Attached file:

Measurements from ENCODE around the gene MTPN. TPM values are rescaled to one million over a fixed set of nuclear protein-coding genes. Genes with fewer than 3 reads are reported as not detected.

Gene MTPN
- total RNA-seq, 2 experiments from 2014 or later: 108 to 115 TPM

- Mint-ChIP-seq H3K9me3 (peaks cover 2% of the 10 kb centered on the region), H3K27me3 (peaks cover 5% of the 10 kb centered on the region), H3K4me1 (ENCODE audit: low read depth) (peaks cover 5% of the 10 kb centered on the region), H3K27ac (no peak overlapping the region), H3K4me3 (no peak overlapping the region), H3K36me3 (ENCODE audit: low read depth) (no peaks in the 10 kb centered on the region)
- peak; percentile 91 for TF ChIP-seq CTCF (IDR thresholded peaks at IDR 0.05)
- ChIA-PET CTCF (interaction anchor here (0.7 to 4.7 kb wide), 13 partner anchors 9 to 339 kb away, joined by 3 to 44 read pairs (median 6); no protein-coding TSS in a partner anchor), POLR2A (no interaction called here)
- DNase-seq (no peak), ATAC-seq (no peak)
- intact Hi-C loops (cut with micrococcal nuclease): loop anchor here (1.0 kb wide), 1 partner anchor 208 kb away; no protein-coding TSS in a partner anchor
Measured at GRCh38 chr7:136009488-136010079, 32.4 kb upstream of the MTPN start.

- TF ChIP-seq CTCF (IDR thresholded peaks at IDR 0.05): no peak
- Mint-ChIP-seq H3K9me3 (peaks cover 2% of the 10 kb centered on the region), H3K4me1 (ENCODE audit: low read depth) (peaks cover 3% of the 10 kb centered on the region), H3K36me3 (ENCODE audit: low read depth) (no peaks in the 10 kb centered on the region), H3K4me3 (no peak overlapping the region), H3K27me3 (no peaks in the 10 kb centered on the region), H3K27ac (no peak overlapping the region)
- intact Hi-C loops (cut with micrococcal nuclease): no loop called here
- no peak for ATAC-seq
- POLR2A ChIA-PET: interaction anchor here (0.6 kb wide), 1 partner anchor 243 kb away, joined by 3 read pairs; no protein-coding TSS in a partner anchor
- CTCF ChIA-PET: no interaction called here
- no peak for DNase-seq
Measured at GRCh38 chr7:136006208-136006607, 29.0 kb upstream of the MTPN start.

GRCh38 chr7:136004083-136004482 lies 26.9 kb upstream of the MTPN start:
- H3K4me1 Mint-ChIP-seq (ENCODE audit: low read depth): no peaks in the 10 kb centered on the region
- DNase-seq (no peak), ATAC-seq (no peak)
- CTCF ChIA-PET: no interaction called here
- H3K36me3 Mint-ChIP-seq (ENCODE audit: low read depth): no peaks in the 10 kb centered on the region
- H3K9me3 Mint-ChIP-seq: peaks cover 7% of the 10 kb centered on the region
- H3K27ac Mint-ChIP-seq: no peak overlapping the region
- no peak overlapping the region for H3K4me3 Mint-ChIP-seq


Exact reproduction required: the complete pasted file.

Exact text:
Measurements from ENCODE around the gene MTPN. TPM values are rescaled to one million over a fixed set of nuclear protein-coding genes. Genes with fewer than 3 reads are reported as not detected.

Gene MTPN
- total RNA-seq, 2 experiments from 2014 or later: 108 to 115 TPM

- Mint-ChIP-seq H3K9me3 (peaks cover 2% of the 10 kb centered on the region), H3K27me3 (peaks cover 5% of the 10 kb centered on the region), H3K4me1 (ENCODE audit: low read depth) (peaks cover 5% of the 10 kb centered on the region), H3K27ac (no peak overlapping the region), H3K4me3 (no peak overlapping the region), H3K36me3 (ENCODE audit: low read depth) (no peaks in the 10 kb centered on the region)
- peak; percentile 91 for TF ChIP-seq CTCF (IDR thresholded peaks at IDR 0.05)
- ChIA-PET CTCF (interaction anchor here (0.7 to 4.7 kb wide), 13 partner anchors 9 to 339 kb away, joined by 3 to 44 read pairs (median 6); no protein-coding TSS in a partner anchor), POLR2A (no interaction called here)
- DNase-seq (no peak), ATAC-seq (no peak)
- intact Hi-C loops (cut with micrococcal nuclease): loop anchor here (1.0 kb wide), 1 partner anchor 208 kb away; no protein-coding TSS in a partner anchor
Measured at GRCh38 chr7:136009488-136010079, 32.4 kb upstream of the MTPN start.

- TF ChIP-seq CTCF (IDR thresholded peaks at IDR 0.05): no peak
- Mint-ChIP-seq H3K9me3 (peaks cover 2% of the 10 kb centered on the region), H3K4me1 (ENCODE audit: low read depth) (peaks cover 3% of the 10 kb centered on the region), H3K36me3 (ENCODE audit: low read depth) (no peaks in the 10 kb centered on the region), H3K4me3 (no peak overlapping the region), H3K27me3 (no peaks in the 10 kb centered on the region), H3K27ac (no peak overlapping the region)
- intact Hi-C loops (cut with micrococcal nuclease): no loop called here
- no peak for ATAC-seq
- POLR2A ChIA-PET: interaction anchor here (0.6 kb wide), 1 partner anchor 243 kb away, joined by 3 read pairs; no protein-coding TSS in a partner anchor
- CTCF ChIA-PET: no interaction called here
- no peak for DNase-seq
Measured at GRCh38 chr7:136006208-136006607, 29.0 kb upstream of the MTPN start.

GRCh38 chr7:136004083-136004482 lies 26.9 kb upstream of the MTPN start:
- H3K4me1 Mint-ChIP-seq (ENCODE audit: low read depth): no peaks in the 10 kb centered on the region
- DNase-seq (no peak), ATAC-seq (no peak)
- CTCF ChIA-PET: no interaction called here
- H3K36me3 Mint-ChIP-seq (ENCODE audit: low read depth): no peaks in the 10 kb centered on the region
- H3K9me3 Mint-ChIP-seq: peaks cover 7% of the 10 kb centered on the region
- H3K27ac Mint-ChIP-seq: no peak overlapping the region
- no peak overlapping the region for H3K4me3 Mint-ChIP-seq